Stone masonry, shipbuilding, seamanship ...
Stonemasonry is not as important today as it was centuries ago. The skill dates back to the ancient times. However, some 50 Korčulans still retain and practice these skills. Good quality stone from Korčula quarries ("kave") was widely known and exported all over the world. Stone from Korčula is incorporated in some of the best known buildings in the world such as the Hagia Sophia in Istanbul, Vienna Parliament, Stockholm Town Hall and etc. In the 15th and 16th centuries, both local and Italian architects and builders erected richly decorated mansions and churches. The master builder from Korčula, Marko Andrijić, completed the belfry and raised the ciborium (canopy) above the main altar of St. Mark's Cathedral. The altar painting was painted by the Italian artist Jacopo Tintoretto. The most beautiful public and private buildings in Dalmatian towns such as Dubrovnik, Hvar, Kotor etc. were also built with Korčula stone. This millennium-long tradition has brought to the stage of contemporary Croatian culture the greatest sculptor Frano Kršinić and many other Korčulan and Lumbardan sculptors: Radica, Pallavicini, Trpimir Ivančević, the brothers Ivo and Lujo Lozica, Stecca, Radovanović, Jurjević-Knez and Duhović.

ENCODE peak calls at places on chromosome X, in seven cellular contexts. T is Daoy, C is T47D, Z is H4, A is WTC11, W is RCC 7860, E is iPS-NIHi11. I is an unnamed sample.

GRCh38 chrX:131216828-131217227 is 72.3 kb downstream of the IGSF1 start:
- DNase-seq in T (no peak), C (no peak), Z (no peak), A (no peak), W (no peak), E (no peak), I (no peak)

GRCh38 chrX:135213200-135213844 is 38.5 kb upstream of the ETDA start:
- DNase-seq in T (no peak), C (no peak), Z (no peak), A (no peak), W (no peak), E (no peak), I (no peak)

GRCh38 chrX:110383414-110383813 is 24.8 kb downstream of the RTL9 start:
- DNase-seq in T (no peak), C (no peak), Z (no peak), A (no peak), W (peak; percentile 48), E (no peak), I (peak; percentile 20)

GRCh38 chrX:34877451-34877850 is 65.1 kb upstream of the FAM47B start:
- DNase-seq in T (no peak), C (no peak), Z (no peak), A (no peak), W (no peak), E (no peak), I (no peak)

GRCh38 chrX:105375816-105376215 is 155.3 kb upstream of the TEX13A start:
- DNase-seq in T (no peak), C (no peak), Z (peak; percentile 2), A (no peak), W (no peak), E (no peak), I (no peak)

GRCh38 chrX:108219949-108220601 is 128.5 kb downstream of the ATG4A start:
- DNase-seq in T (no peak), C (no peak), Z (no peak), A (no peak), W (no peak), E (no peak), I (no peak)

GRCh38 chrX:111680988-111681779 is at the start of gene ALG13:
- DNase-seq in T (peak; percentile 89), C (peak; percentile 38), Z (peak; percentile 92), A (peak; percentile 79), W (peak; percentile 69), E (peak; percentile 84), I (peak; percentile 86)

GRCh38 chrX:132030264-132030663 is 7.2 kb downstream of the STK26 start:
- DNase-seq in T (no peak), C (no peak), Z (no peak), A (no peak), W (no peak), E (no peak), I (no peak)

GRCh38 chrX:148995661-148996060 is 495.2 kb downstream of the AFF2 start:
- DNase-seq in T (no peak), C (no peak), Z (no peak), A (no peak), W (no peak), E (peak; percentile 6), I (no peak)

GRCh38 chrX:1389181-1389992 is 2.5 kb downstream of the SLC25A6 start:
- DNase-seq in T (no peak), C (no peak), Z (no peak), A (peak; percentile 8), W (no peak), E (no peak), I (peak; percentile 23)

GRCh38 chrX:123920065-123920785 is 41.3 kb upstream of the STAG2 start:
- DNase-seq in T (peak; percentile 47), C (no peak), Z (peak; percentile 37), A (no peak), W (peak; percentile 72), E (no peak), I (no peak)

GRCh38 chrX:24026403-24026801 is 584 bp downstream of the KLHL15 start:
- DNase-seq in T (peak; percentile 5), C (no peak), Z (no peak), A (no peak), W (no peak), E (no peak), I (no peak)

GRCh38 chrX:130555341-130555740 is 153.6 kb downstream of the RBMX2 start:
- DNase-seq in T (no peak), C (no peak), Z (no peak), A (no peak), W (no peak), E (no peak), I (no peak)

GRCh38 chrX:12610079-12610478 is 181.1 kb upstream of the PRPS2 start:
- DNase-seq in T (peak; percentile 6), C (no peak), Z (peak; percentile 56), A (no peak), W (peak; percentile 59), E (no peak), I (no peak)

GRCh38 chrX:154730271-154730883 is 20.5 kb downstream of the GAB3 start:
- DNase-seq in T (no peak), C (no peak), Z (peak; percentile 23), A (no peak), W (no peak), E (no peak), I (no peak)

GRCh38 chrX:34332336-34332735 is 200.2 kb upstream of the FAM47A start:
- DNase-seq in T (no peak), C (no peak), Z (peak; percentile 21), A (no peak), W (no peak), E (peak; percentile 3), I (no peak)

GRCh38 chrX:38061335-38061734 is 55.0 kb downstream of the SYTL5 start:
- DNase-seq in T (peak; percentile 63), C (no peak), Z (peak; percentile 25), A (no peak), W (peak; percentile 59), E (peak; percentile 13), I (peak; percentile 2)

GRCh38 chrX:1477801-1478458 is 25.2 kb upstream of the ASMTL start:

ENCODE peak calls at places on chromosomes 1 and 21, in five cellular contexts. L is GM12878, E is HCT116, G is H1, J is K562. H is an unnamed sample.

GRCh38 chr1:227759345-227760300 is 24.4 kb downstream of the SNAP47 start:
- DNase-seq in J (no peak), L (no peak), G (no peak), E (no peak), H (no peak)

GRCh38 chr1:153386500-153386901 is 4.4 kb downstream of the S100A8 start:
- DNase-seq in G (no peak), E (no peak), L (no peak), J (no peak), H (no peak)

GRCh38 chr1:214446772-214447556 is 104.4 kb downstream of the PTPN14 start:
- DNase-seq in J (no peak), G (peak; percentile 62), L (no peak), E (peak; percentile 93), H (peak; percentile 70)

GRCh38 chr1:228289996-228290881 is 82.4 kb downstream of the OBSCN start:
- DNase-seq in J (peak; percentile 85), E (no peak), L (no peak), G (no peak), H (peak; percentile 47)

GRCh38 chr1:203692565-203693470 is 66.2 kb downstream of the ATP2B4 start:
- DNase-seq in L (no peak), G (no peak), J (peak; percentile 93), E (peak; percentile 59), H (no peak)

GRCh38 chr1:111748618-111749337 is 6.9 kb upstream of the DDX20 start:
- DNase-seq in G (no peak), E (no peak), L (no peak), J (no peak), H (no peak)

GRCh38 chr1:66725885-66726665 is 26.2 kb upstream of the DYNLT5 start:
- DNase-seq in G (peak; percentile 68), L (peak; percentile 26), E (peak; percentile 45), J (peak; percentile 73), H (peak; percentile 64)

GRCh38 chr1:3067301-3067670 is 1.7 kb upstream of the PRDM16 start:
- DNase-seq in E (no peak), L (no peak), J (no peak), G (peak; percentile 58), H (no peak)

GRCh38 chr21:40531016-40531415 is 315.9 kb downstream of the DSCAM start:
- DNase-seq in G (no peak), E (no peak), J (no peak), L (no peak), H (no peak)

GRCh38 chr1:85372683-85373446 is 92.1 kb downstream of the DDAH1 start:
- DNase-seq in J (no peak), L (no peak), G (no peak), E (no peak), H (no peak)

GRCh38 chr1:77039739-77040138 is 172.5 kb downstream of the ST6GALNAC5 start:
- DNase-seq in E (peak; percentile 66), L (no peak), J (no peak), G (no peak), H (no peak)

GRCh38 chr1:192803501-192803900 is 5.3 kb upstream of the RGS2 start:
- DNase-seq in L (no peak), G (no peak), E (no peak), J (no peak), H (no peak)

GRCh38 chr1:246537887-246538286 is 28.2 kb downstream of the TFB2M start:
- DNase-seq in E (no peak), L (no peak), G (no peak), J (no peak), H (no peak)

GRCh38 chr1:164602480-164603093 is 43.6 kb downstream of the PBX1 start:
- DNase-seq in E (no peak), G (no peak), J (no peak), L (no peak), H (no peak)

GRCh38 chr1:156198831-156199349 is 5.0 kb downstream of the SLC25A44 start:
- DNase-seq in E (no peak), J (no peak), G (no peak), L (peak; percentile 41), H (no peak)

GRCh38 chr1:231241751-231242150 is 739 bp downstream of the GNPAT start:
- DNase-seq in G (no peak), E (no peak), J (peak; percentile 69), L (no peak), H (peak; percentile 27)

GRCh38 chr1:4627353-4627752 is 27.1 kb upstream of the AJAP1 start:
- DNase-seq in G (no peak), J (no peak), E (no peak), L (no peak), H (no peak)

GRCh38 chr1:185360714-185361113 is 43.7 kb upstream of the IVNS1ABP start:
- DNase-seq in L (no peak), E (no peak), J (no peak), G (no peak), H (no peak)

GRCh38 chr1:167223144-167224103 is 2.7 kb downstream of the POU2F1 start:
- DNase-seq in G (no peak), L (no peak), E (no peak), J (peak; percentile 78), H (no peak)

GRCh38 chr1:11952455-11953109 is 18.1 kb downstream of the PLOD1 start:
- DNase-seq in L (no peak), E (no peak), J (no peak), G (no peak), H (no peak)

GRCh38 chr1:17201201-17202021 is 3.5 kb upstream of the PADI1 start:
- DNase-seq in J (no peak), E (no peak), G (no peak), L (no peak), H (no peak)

Shipbuilding - Since Hellenic times wood had traditionally been used for ship building. Today the traditional ship yards no longer exist but are replaced by modern ones, present in Korčula, Blato and Vela Luka (fibreglass). In St. Mark's Cathedral the celling of the central aisle (reconstructed in 1961) is reminiscent of a boat, a ling with the traditional Korčulan profession of shipbuilding.
Seamanship - Korčulans are skilled and respected seamen, sailing under Croatian and numerous international flags.